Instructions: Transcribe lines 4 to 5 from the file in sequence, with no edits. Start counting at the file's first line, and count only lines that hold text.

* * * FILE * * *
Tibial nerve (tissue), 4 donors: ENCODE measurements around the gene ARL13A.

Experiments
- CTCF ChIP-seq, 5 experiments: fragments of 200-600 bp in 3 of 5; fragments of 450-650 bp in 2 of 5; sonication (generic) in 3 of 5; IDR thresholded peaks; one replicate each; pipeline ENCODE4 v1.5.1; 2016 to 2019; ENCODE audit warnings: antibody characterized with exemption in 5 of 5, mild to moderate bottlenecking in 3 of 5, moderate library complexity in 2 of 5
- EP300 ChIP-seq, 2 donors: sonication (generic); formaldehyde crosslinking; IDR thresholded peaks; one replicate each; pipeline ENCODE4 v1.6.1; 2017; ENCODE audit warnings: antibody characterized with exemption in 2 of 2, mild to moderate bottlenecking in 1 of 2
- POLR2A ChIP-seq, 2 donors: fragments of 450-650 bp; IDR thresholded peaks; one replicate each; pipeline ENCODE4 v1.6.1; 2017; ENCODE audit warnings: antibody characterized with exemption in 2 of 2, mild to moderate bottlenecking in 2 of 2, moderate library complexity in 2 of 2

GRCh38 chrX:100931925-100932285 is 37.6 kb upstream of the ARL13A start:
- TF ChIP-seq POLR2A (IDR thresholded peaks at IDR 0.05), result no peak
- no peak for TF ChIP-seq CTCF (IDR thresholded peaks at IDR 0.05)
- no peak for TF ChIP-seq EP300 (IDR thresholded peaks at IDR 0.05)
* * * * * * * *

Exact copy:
- EP300 ChIP-seq, 2 donors: sonication (generic); formaldehyde crosslinking; IDR thresholded peaks; one replicate each; pipeline ENCODE4 v1.6.1; 2017; ENCODE audit warnings: antibody characterized with exemption in 2 of 2, mild to moderate bottlenecking in 1 of 2
- POLR2A ChIP-seq, 2 donors: fragments of 450-650 bp; IDR thresholded peaks; one replicate each; pipeline ENCODE4 v1.6.1; 2017; ENCODE audit warnings: antibody characterized with exemption in 2 of 2, mild to moderate bottlenecking in 2 of 2, moderate library complexity in 2 of 2